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Business Plan 101: Executive Summary

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Your executive summary is typically the first thing an investor or bank will look at prior to investing or granting a business loan.

The executive summary should highlight the strengths of your plan and is the last section written of the business plan. It typically one or two pages, and it should be concise and precise. Although experts disagree on the actual length of the executive summary, every word counts, so choose your words wisely.

Related Post: Sections of A Business Plan

Things that should be included in your executive summary include:

If you are an established business…

  • The Mission Statement – This is an explanation of what your business is about and should be completed in about a paragraph.
  • Company Information – Include a short statement with the time that your business was formed, founder(s) and their roles, number of employee(s), and your business location(s).
  • Growth Highlights – Include examples of company growth, such as financials or market highlights. Including visually appealing graphs or charts is generally recommended.
  • Your Products & Services – Briefly describe the company’s products and services
  • Financial Information – If you currently have bank accounts or loans, include that information in this section.
  • Summary of Future Plans –  Explain the plan for the future of your business.

If you are a startup or new business…

  • You should focus on your experience and background in addition to decisions that led you to start your venture.
  • Include what you have done through market analysis and additional information about a need or a gap in the target market and how your venture and its solutions will fill that gap. Convince the potential reader or investor that you can succeed in the target market and then address future plans.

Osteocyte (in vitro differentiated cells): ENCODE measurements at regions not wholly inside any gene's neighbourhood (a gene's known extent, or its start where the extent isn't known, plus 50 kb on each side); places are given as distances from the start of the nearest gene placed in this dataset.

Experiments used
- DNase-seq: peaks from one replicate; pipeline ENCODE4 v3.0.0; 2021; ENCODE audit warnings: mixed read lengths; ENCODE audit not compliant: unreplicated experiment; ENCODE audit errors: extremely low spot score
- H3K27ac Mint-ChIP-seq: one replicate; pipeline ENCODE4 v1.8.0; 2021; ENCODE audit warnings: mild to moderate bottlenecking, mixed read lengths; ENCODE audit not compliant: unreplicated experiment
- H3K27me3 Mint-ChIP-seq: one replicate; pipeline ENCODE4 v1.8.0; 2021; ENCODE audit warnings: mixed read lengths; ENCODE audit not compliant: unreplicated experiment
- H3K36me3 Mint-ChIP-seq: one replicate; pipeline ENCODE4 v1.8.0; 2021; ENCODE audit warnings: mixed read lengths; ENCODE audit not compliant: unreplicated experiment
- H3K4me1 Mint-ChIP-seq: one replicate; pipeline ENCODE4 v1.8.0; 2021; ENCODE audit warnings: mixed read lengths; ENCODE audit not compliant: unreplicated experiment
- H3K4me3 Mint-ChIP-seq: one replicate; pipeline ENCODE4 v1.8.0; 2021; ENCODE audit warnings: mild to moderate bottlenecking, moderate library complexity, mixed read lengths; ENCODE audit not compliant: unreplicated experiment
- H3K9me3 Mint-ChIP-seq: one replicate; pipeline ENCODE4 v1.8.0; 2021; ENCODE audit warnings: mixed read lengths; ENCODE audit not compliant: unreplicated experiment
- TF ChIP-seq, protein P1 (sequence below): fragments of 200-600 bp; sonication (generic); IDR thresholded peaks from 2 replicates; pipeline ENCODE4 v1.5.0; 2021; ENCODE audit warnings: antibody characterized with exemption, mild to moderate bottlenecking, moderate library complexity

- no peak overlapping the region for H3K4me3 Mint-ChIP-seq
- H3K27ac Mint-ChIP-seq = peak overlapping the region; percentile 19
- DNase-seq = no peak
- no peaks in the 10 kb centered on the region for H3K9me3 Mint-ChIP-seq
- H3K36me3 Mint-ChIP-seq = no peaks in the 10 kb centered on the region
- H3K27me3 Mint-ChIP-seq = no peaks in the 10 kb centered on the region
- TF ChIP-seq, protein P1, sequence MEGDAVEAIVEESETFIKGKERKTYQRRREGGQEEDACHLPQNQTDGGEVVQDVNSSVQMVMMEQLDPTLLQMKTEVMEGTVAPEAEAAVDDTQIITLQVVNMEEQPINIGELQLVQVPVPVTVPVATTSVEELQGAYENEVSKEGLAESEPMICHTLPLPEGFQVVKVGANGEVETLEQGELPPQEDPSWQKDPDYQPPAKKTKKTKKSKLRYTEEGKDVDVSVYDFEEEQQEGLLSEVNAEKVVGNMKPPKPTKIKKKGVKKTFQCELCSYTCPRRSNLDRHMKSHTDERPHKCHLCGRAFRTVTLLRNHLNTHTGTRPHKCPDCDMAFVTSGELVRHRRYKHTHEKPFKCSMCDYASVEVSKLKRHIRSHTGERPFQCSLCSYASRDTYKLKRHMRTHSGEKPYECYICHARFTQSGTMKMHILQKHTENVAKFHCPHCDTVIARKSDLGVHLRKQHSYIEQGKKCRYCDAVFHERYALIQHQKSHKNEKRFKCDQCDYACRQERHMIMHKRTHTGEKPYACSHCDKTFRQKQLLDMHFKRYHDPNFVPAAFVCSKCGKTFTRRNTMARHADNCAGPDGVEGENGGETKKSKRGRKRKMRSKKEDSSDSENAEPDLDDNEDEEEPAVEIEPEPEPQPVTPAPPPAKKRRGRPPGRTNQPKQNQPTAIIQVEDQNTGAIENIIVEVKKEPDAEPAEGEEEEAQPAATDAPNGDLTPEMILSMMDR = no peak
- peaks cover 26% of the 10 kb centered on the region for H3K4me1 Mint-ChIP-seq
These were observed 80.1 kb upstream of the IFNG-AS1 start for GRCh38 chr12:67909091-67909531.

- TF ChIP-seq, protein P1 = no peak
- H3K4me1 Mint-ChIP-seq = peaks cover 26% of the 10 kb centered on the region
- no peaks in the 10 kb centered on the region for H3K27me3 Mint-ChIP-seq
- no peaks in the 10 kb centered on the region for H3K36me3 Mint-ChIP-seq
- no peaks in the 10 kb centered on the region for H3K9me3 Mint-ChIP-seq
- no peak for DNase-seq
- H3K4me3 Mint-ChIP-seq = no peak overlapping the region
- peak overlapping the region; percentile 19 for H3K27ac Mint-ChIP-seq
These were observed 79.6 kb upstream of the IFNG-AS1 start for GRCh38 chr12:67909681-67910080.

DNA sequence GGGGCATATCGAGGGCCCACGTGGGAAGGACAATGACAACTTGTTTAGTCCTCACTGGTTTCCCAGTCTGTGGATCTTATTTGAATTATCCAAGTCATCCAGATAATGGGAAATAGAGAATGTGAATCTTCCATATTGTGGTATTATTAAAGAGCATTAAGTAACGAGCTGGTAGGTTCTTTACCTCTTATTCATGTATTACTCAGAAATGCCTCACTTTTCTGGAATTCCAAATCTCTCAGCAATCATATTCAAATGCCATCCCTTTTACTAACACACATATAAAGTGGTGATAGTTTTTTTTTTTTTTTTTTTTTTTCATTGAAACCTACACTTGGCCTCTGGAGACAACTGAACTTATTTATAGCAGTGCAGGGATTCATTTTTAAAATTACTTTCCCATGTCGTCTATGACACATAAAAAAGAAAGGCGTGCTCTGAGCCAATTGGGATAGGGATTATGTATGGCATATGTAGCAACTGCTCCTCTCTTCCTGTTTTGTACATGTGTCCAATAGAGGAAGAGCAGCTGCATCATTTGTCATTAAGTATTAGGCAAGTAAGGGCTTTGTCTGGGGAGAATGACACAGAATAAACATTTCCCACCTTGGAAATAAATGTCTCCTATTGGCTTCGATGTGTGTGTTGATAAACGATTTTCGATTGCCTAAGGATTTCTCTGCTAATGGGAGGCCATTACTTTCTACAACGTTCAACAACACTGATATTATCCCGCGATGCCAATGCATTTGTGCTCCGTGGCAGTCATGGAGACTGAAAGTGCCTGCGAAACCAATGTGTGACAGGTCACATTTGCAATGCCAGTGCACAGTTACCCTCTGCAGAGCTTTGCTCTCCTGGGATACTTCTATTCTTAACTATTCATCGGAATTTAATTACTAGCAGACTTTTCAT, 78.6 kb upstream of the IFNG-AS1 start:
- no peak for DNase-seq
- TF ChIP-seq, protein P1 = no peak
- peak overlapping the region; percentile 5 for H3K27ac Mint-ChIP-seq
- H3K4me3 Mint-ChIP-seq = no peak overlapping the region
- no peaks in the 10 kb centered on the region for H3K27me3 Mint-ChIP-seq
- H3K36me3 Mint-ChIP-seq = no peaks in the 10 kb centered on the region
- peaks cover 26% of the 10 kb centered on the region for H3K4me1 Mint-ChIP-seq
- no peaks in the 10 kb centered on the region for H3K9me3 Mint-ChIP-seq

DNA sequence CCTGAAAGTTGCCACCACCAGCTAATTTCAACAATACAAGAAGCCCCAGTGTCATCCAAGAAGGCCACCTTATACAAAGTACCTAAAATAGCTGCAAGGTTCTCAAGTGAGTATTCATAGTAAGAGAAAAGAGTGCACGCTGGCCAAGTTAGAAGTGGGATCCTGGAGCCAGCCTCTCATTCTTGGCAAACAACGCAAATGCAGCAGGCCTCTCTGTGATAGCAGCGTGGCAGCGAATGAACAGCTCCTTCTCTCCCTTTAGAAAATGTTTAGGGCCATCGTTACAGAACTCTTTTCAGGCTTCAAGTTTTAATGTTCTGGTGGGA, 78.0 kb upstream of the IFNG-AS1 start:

Additional Tips
  • Double check for style, punctuation, spelling and grammatical errors.
  • Have someone else read it over.
  • Keep language strong and positive.
  • Keep your audience in mind.
  • Avoid technical jargon.
  • Remember to sell, not just describe.
  • Write it last.
  • The executive summary can also include sections for risk and opportunity, information about your competition, and industry analysis.

Source: SBA.gov

Also check out: The Art of the Executive Summary | Example Executive Summary

 

Image(s): FreeDigitalPhotos.net

About Gresham Harkless Jr.

Gresham Harkless is a Media Consultant for Blue 16 Media and the Blogger-in-Chief for CEO Blog Nation. CEO Blog Nation is a community of blogs for entrepreneurs and business owners. Started in much the same way as most small businesses, CEO Blog Nation captures the essence of entrepreneurship by allowing entrepreneurs and business owners to have a voice. CEO Blog Nation provides news, information, events and even startup business tips for entrepreneurs, startups and business owners to succeed.
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